Several remarks have been directed to this theory. In brief, it does not accurately account for the distinction stressed above between holding and exercising competence. von Wright is ambivalent when stating that “a higher-order permission is to the effect that a certain authority may issue norms of a certain content (…) a norm concerning the competence of a certain authority (…).” Now, it may be argued that if no status for the exercise of a legal competence (Øing) is defined by norms of a legal system, such exercise is by default permitted. This, however, is a proposition wholly uncorrelated with the proposition sustaining that NC are permissory norms. “p is permitted to Ø” is a norm that regulates an action from subject p (whether or not it be performing actslaw), not one that confers upon her the ability to perform it. This subtlety marks the difference between authorization (Dürfen, licere) and what is roughly called authority (Können, posse). On the ambivalent meaning of «power» in legal parlance (particularly in latin languages), see Caracciolo 1995, 200–204.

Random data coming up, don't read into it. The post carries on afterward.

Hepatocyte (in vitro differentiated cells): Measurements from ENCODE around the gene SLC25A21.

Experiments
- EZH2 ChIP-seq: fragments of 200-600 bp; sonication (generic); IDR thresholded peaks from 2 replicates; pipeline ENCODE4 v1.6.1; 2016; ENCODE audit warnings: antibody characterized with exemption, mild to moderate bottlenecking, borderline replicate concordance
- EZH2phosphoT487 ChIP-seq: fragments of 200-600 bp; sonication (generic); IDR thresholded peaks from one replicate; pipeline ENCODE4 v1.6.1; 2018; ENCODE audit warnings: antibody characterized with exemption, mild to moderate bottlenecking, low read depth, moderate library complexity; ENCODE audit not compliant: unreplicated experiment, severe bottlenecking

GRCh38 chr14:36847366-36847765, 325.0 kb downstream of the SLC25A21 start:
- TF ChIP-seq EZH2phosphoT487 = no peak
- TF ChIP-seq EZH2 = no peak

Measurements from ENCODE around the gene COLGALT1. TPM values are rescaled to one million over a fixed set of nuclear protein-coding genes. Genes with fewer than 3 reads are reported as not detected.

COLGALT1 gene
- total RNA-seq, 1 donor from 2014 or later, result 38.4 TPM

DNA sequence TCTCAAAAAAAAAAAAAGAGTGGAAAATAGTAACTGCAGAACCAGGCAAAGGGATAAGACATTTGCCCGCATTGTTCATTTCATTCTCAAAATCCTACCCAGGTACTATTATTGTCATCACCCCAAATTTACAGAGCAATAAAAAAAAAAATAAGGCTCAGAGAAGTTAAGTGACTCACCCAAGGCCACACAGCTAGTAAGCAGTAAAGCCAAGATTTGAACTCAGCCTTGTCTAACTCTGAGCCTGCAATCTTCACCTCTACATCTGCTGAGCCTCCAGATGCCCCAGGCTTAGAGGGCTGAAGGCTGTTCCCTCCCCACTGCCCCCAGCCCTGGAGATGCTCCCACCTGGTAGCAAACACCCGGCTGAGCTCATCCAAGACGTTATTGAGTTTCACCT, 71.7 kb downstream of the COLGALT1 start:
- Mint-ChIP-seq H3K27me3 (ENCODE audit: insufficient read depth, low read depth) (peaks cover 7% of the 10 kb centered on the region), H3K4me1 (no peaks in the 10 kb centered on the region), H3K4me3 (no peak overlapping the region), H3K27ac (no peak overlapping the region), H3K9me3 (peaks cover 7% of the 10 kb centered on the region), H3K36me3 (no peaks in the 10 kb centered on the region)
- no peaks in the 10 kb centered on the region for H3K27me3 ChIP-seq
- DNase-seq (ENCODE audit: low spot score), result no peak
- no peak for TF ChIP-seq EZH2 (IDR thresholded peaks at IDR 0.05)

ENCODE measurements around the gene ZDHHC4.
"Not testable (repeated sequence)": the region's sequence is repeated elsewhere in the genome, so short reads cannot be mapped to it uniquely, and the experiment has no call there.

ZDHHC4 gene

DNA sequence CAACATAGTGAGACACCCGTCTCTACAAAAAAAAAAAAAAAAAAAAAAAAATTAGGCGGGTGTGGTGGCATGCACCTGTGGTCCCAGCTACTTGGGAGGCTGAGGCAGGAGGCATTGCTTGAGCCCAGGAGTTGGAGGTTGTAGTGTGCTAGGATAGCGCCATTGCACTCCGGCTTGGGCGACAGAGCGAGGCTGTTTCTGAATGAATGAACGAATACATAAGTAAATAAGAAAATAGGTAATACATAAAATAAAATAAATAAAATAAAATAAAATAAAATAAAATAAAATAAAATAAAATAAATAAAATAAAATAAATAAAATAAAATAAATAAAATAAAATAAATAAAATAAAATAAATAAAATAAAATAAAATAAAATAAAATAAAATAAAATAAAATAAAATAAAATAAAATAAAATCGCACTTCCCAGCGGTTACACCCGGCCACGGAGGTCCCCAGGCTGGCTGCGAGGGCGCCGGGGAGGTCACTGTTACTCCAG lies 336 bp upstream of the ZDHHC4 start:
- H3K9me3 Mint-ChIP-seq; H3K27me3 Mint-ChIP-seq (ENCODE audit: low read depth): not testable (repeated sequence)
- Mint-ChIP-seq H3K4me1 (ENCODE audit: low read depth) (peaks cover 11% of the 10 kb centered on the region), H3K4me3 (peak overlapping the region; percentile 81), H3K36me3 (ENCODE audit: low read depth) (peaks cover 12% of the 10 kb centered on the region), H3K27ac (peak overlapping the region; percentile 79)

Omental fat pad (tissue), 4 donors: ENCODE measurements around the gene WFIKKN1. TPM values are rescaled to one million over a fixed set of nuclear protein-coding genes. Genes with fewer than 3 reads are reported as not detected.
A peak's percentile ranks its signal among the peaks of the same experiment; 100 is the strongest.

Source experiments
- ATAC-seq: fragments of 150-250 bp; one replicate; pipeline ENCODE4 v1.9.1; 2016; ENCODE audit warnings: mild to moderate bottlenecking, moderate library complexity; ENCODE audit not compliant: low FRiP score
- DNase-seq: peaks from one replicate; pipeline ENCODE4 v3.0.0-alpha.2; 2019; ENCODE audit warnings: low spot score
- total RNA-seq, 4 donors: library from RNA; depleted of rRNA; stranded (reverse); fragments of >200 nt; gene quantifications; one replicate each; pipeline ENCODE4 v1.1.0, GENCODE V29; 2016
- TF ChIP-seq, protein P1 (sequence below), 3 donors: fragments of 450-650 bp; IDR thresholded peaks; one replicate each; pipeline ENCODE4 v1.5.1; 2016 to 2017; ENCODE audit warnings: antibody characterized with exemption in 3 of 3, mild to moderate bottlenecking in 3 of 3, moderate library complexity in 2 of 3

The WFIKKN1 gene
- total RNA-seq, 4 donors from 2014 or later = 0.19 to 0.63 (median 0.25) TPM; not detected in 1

Being permitted to Øing equals having authorization to Øing. This is not equivalent to saying (roughly) that one has authority to Øing. Negation of competence is incompetence or disability, whereas negation of permission is prohibition (Hohfeld 1917, 710; Spaak 2003, 90). It may well be that p has authority to Øing but is not permitted under a given state of affairs to do so (Bulygin 1992, 215–216; Beltrán 2000, 69). On the other hand, if subject p is permitted to Øing, then two permissions would oddly arise, both at the level of holding and exercising competence. This theory seems unsustainable.
Fragments of Reducible Indirect Obligations Addressed to Legal Officials
A different reducible theory envisages NC as fragments of “complete” indirect sanction-imposing or duty-imposing norms addressed to legal officials. The first theory conceives “complete norms” as those that impose sanctions to be applied by legal officials in case of disobedience of actslaw created by the competence holder (Kelsen 1949, 58–64; differently, Kelsen 1979, 133ff.). It seems however to entail that competence only arises at the moment of the sanction-applying act, thus affecting the independent existence of NC (see further remarks in Raz 1970, 147ff.). The second theory does without the sanctioning aspect of the “complete norms” and focuses on conceiving NC as “directives to the courts” (Ross 1958, 32ff.). This last account has been further developed by Spaak (2003, 89ff; 1994) through the distinction of “competence norms” and norms that confer competence (NC).